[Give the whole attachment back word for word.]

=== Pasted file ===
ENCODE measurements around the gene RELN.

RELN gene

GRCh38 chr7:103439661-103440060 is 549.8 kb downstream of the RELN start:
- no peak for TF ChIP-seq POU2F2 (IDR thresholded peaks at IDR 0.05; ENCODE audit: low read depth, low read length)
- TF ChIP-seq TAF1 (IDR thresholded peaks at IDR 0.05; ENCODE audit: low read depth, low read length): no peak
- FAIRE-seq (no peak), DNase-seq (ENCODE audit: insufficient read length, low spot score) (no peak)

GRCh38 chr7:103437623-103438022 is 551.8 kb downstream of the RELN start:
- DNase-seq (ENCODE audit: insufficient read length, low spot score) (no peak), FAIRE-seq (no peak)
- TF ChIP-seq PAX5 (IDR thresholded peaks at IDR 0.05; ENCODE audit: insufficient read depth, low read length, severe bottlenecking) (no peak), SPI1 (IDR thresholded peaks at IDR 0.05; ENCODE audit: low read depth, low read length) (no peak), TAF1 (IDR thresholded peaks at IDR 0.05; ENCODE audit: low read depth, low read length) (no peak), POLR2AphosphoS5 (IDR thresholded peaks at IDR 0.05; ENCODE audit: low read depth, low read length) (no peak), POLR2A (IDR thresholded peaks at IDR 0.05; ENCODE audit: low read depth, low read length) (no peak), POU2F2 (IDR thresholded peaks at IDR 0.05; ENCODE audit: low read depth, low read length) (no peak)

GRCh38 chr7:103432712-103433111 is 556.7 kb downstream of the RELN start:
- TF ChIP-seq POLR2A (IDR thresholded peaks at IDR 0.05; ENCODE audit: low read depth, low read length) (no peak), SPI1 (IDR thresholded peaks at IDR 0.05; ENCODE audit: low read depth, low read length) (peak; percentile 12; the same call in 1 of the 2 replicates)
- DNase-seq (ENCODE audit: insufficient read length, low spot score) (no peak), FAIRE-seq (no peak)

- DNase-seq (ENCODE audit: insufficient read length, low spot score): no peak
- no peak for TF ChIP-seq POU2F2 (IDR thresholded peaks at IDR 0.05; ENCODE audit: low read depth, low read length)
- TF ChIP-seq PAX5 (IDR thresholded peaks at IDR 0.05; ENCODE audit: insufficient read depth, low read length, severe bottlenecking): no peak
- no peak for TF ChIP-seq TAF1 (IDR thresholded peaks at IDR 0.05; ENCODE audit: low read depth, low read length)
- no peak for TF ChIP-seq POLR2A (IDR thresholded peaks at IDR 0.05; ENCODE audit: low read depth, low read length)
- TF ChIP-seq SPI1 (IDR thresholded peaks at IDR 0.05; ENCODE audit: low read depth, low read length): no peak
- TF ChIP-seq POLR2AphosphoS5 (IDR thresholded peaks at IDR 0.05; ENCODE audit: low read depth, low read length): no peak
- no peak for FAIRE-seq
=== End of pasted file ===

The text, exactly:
ENCODE measurements around the gene RELN.

RELN gene

GRCh38 chr7:103439661-103440060 is 549.8 kb downstream of the RELN start:
- no peak for TF ChIP-seq POU2F2 (IDR thresholded peaks at IDR 0.05; ENCODE audit: low read depth, low read length)
- TF ChIP-seq TAF1 (IDR thresholded peaks at IDR 0.05; ENCODE audit: low read depth, low read length): no peak
- FAIRE-seq (no peak), DNase-seq (ENCODE audit: insufficient read length, low spot score) (no peak)

GRCh38 chr7:103437623-103438022 is 551.8 kb downstream of the RELN start:
- DNase-seq (ENCODE audit: insufficient read length, low spot score) (no peak), FAIRE-seq (no peak)
- TF ChIP-seq PAX5 (IDR thresholded peaks at IDR 0.05; ENCODE audit: insufficient read depth, low read length, severe bottlenecking) (no peak), SPI1 (IDR thresholded peaks at IDR 0.05; ENCODE audit: low read depth, low read length) (no peak), TAF1 (IDR thresholded peaks at IDR 0.05; ENCODE audit: low read depth, low read length) (no peak), POLR2AphosphoS5 (IDR thresholded peaks at IDR 0.05; ENCODE audit: low read depth, low read length) (no peak), POLR2A (IDR thresholded peaks at IDR 0.05; ENCODE audit: low read depth, low read length) (no peak), POU2F2 (IDR thresholded peaks at IDR 0.05; ENCODE audit: low read depth, low read length) (no peak)

GRCh38 chr7:103432712-103433111 is 556.7 kb downstream of the RELN start:
- TF ChIP-seq POLR2A (IDR thresholded peaks at IDR 0.05; ENCODE audit: low read depth, low read length) (no peak), SPI1 (IDR thresholded peaks at IDR 0.05; ENCODE audit: low read depth, low read length) (peak; percentile 12; the same call in 1 of the 2 replicates)
- DNase-seq (ENCODE audit: insufficient read length, low spot score) (no peak), FAIRE-seq (no peak)

- DNase-seq (ENCODE audit: insufficient read length, low spot score): no peak
- no peak for TF ChIP-seq POU2F2 (IDR thresholded peaks at IDR 0.05; ENCODE audit: low read depth, low read length)
- TF ChIP-seq PAX5 (IDR thresholded peaks at IDR 0.05; ENCODE audit: insufficient read depth, low read length, severe bottlenecking): no peak
- no peak for TF ChIP-seq TAF1 (IDR thresholded peaks at IDR 0.05; ENCODE audit: low read depth, low read length)
- no peak for TF ChIP-seq POLR2A (IDR thresholded peaks at IDR 0.05; ENCODE audit: low read depth, low read length)
- TF ChIP-seq SPI1 (IDR thresholded peaks at IDR 0.05; ENCODE audit: low read depth, low read length): no peak
- TF ChIP-seq POLR2AphosphoS5 (IDR thresholded peaks at IDR 0.05; ENCODE audit: low read depth, low read length): no peak
- no peak for FAIRE-seq